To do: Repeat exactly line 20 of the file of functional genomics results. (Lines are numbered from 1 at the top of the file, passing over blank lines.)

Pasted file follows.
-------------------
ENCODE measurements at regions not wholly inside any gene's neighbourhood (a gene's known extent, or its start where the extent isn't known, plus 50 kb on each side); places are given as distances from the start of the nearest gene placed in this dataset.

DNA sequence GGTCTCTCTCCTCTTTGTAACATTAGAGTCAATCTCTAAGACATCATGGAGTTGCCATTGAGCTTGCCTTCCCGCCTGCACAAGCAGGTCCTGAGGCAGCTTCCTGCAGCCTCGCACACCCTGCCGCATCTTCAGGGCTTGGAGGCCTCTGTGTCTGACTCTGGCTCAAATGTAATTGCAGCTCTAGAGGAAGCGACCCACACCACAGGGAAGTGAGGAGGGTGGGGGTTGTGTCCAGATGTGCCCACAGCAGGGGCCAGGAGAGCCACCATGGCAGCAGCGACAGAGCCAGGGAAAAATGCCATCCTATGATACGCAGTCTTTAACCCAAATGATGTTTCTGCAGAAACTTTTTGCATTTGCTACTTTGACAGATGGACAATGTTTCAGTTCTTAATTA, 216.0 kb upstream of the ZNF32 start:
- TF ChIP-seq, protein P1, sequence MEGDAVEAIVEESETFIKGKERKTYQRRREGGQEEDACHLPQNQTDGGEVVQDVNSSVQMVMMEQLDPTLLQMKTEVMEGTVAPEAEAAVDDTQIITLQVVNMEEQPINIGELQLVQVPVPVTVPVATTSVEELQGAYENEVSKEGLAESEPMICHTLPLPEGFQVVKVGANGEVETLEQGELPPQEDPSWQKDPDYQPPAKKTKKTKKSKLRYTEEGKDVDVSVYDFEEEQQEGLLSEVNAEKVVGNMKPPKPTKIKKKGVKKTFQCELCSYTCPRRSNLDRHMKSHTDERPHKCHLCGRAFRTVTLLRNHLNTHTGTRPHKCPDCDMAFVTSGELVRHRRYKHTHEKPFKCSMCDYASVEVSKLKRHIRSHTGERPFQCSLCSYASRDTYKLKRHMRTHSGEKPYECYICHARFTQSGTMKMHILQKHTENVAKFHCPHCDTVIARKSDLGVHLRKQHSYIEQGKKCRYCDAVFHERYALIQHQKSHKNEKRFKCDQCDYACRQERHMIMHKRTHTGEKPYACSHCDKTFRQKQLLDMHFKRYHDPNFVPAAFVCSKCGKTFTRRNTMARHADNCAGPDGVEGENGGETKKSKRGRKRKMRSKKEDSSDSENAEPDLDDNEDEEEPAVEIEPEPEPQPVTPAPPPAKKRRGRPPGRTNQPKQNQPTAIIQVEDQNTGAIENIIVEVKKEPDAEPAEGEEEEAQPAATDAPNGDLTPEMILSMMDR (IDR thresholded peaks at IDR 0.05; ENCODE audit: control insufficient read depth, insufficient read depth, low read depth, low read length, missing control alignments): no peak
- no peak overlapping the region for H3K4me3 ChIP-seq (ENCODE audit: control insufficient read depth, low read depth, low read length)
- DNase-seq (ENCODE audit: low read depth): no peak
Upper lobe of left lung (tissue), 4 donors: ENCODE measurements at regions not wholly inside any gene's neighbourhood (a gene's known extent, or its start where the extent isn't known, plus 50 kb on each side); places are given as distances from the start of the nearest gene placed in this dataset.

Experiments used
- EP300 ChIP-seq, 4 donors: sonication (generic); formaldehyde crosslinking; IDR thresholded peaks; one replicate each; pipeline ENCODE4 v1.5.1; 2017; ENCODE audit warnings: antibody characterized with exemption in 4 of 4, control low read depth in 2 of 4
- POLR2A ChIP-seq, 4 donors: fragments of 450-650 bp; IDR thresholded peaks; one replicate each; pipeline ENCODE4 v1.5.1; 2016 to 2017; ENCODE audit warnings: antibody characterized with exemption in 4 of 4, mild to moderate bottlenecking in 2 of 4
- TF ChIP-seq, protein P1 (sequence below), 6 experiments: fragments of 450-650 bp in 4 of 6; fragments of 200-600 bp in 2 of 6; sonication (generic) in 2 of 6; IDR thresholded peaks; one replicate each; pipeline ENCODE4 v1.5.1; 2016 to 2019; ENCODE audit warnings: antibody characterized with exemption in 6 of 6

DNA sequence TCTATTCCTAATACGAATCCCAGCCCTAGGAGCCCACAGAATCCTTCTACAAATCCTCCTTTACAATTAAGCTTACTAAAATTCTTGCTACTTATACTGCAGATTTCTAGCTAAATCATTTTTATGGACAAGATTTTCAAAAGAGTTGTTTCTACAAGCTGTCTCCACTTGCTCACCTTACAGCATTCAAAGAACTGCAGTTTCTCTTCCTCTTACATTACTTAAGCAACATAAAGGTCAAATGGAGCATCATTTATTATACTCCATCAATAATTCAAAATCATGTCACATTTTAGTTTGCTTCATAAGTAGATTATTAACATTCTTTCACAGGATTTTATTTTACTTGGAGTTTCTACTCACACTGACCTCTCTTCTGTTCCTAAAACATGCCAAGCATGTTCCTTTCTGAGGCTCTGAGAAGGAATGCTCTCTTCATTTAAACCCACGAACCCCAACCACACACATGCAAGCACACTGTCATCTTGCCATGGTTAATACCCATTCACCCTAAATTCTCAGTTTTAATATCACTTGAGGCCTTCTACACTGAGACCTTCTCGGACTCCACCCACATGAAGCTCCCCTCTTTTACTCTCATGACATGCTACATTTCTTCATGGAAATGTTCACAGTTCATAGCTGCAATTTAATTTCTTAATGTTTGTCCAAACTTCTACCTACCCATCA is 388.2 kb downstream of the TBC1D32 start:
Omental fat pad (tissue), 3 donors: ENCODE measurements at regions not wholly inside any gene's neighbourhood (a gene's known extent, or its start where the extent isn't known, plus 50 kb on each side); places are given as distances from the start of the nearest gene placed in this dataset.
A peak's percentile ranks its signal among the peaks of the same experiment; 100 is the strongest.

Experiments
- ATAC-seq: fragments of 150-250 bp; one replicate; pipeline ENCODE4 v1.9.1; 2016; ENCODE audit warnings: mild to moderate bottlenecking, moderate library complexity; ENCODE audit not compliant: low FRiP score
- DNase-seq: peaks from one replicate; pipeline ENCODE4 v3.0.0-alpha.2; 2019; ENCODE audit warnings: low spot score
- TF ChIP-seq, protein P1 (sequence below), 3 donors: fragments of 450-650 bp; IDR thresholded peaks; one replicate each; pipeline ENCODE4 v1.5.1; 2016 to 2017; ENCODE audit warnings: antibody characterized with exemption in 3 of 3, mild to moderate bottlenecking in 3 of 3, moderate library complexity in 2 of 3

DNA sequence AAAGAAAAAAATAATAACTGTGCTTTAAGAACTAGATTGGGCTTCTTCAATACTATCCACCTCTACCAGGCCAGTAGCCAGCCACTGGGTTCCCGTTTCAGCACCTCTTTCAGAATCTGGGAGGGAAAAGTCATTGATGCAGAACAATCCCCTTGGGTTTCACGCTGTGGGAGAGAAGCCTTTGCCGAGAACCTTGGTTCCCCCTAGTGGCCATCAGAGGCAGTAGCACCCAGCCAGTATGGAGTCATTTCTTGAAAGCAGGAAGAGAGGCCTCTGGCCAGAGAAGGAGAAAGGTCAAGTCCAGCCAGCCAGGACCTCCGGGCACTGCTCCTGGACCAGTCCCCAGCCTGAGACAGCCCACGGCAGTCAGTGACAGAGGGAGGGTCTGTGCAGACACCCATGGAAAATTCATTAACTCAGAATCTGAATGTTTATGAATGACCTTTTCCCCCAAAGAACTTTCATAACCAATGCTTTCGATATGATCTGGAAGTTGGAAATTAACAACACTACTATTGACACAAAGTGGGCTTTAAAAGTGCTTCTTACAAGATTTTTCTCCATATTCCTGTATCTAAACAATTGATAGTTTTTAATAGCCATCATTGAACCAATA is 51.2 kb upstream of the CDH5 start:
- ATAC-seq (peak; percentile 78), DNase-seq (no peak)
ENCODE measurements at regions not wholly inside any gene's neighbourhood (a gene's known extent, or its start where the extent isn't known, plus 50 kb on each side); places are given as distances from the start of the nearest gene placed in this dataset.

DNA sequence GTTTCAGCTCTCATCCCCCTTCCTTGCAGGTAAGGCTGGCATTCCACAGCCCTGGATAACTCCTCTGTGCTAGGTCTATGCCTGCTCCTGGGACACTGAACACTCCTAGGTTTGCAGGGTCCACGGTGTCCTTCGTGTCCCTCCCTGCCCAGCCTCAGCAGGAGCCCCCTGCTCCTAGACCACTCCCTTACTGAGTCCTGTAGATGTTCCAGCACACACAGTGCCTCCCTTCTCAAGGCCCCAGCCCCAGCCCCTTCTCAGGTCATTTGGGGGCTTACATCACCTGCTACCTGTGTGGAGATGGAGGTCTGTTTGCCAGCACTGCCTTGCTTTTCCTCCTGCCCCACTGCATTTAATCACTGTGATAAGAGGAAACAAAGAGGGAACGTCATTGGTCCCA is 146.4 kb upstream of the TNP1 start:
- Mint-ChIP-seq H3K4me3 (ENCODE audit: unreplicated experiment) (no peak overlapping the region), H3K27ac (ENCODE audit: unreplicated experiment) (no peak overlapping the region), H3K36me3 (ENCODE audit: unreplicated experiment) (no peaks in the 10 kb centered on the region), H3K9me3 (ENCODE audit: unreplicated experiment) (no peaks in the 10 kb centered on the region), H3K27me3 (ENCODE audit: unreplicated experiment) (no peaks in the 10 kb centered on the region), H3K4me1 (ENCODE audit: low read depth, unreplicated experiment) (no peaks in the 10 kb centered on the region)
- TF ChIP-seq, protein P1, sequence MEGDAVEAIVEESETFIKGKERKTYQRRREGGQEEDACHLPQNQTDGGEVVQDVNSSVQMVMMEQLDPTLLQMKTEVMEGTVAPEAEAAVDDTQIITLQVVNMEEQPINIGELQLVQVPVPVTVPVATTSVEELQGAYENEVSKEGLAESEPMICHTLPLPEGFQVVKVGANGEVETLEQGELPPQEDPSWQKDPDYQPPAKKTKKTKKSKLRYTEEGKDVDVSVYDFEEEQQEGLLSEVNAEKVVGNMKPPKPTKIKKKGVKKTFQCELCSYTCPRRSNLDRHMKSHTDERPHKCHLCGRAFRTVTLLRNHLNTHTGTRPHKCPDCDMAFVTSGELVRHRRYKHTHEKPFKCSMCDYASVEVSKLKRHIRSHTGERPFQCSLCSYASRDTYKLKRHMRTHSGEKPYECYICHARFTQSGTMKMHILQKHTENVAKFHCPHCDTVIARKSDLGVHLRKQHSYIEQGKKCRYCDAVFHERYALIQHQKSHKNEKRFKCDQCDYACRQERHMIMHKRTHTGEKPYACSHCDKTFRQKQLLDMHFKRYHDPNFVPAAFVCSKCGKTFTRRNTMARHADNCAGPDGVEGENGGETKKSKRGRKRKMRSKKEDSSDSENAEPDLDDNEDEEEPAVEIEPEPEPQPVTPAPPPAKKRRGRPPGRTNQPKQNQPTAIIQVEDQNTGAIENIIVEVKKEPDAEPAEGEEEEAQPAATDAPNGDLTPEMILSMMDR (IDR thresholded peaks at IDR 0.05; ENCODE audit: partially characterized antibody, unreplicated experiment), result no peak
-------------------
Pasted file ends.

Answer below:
ENCODE measurements at regions not wholly inside any gene's neighbourhood (a gene's known extent, or its start where the extent isn't known, plus 50 kb on each side); places are given as distances from the start of the nearest gene placed in this dataset.